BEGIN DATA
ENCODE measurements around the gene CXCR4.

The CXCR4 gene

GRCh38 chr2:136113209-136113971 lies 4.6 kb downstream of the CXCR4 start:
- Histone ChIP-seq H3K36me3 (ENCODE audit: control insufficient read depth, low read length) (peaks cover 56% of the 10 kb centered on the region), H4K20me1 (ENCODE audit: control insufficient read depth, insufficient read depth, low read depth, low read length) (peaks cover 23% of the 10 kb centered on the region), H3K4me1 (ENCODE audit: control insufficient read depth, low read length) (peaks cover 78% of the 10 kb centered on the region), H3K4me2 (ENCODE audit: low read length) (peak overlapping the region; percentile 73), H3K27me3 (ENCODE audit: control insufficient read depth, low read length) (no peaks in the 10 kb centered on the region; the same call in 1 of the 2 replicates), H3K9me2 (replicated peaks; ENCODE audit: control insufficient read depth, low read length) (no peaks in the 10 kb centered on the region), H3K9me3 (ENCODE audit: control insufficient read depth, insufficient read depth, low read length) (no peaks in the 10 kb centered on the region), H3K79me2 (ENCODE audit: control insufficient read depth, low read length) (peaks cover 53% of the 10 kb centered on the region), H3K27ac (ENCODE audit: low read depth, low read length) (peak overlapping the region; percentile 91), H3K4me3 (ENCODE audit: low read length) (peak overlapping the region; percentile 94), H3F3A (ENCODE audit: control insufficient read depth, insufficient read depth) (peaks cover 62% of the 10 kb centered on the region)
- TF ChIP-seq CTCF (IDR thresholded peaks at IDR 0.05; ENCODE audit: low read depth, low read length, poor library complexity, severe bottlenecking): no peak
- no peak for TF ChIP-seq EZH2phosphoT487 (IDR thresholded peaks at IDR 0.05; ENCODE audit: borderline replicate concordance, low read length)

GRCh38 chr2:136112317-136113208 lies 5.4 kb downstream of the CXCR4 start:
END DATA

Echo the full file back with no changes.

ENCODE measurements around the gene CXCR4.

The CXCR4 gene

GRCh38 chr2:136113209-136113971 lies 4.6 kb downstream of the CXCR4 start:
- Histone ChIP-seq H3K36me3 (ENCODE audit: control insufficient read depth, low read length) (peaks cover 56% of the 10 kb centered on the region), H4K20me1 (ENCODE audit: control insufficient read depth, insufficient read depth, low read depth, low read length) (peaks cover 23% of the 10 kb centered on the region), H3K4me1 (ENCODE audit: control insufficient read depth, low read length) (peaks cover 78% of the 10 kb centered on the region), H3K4me2 (ENCODE audit: low read length) (peak overlapping the region; percentile 73), H3K27me3 (ENCODE audit: control insufficient read depth, low read length) (no peaks in the 10 kb centered on the region; the same call in 1 of the 2 replicates), H3K9me2 (replicated peaks; ENCODE audit: control insufficient read depth, low read length) (no peaks in the 10 kb centered on the region), H3K9me3 (ENCODE audit: control insufficient read depth, insufficient read depth, low read length) (no peaks in the 10 kb centered on the region), H3K79me2 (ENCODE audit: control insufficient read depth, low read length) (peaks cover 53% of the 10 kb centered on the region), H3K27ac (ENCODE audit: low read depth, low read length) (peak overlapping the region; percentile 91), H3K4me3 (ENCODE audit: low read length) (peak overlapping the region; percentile 94), H3F3A (ENCODE audit: control insufficient read depth, insufficient read depth) (peaks cover 62% of the 10 kb centered on the region)
- TF ChIP-seq CTCF (IDR thresholded peaks at IDR 0.05; ENCODE audit: low read depth, low read length, poor library complexity, severe bottlenecking): no peak
- no peak for TF ChIP-seq EZH2phosphoT487 (IDR thresholded peaks at IDR 0.05; ENCODE audit: borderline replicate concordance, low read length)

GRCh38 chr2:136112317-136113208 lies 5.4 kb downstream of the CXCR4 start: